By BRADEN LAMMERS
The developer of the former Rose Hill Elementary school used to play basketball in the gym when he was in grade school.
He said he never thought he would buy the property, but the fact it will be developed and owned by a local company is very important to the development’s neighbors.
API President Alan Muncy unveiled his company’s plans to convert the former Rose Hill Elementary school to neighbors Tuesday night, and the hope is at least part of the project will be complete before Thunder Over Louisville.
And the initial response from the Rose Hill Neighbors was positive.
“I was really worried about coming to this meeting tonight because I had no idea what to expect,” said Cyndi McHolland, a Rose Hill resident, during the unveiling at Market Street Inn. “You’ve done a great job and I think it’s just really exciting,” she said to API planners.
Developers of the project, being called The Loft at Big Four Station, plan to create a single-story, mixed-use development. Features include:
• 18 multifamily units and more than 5,000 square feet of commercial space.
• Four units along Mulberry Street that would face the park being developed at Big Four Station would be alongside the commercial spaces. Those units would have a main floor living area and a loft on the second floor, encompassing 1,500 to 1,800 square feet, according to project planners.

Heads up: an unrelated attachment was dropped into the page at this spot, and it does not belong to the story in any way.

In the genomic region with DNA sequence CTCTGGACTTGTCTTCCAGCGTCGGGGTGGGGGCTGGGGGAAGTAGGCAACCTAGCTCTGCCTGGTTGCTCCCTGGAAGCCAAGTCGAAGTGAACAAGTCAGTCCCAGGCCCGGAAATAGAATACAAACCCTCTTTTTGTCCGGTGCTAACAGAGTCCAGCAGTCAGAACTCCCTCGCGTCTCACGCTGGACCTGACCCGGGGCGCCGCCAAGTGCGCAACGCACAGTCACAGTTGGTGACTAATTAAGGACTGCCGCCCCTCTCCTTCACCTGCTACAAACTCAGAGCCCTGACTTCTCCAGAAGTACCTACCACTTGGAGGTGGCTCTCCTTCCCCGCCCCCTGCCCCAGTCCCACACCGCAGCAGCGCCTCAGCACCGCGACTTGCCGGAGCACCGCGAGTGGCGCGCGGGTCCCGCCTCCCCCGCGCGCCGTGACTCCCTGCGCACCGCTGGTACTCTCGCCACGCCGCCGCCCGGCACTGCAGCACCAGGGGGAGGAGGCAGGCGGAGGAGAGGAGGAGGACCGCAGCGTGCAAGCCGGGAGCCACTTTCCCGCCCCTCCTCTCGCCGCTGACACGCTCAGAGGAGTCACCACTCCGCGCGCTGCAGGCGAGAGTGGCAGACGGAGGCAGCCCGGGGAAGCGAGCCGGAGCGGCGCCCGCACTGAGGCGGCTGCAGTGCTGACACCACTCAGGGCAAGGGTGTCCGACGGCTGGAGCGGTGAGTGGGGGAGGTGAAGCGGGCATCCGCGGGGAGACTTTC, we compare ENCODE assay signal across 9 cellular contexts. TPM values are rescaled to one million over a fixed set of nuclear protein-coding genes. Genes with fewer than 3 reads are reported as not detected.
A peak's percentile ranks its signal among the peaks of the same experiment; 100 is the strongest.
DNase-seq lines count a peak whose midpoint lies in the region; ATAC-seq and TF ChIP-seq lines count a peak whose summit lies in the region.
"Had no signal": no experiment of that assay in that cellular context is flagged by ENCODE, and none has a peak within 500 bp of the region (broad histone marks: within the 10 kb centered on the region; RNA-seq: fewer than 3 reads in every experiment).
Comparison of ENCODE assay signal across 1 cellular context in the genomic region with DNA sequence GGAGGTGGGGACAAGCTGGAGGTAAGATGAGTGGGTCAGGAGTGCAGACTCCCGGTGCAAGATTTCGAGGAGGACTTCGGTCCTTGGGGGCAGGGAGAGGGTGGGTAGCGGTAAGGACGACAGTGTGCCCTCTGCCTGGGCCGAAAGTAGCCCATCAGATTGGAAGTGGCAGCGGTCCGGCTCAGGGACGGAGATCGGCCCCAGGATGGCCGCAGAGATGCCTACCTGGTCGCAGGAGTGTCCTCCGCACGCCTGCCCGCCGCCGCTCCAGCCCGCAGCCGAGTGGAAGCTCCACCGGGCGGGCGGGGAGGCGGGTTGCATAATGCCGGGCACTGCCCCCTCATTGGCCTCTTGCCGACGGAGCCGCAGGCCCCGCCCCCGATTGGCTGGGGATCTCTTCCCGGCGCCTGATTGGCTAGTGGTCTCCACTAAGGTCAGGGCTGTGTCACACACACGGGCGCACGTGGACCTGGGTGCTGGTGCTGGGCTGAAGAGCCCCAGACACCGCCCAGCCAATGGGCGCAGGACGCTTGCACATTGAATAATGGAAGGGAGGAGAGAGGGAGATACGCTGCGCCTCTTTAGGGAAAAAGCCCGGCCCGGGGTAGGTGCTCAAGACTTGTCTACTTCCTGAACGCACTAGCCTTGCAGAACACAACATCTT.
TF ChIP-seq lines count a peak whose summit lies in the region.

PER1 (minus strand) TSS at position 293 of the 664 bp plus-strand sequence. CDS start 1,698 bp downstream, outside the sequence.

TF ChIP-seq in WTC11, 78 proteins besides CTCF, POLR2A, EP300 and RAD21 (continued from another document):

• The remaining two wings of the existing building would likely be two-bedroom, two-bathroom units with about 1,000 to 1,200 square feet and rent for about $1,200 per month.
• A secure parking lot and a courtyard between the two wings of the structure are other features of the planned development.
The condo unit size could change based on demand, according to API.
But there are several hurdles to clear before the project can begin.
API still needs approvals for a zoning change and a zoning variance to be granted before construction could begin on the project. The zoning requests are expected to be presented at the Plan Commission and Board of Zoning Appeals meetings Tuesday, Nov. 26. Once a recommendation is provided, the city council will have final approval on the zoning change and variance at their subsequent meeting Dec. 2.
Eric Goodman, vice president of development with API, said the company is seeking a change to downtown commercial zoning in order to allow for both businesses and residences to be located at the site. He explained API did not want to develop the site as purely a residential or commercial project.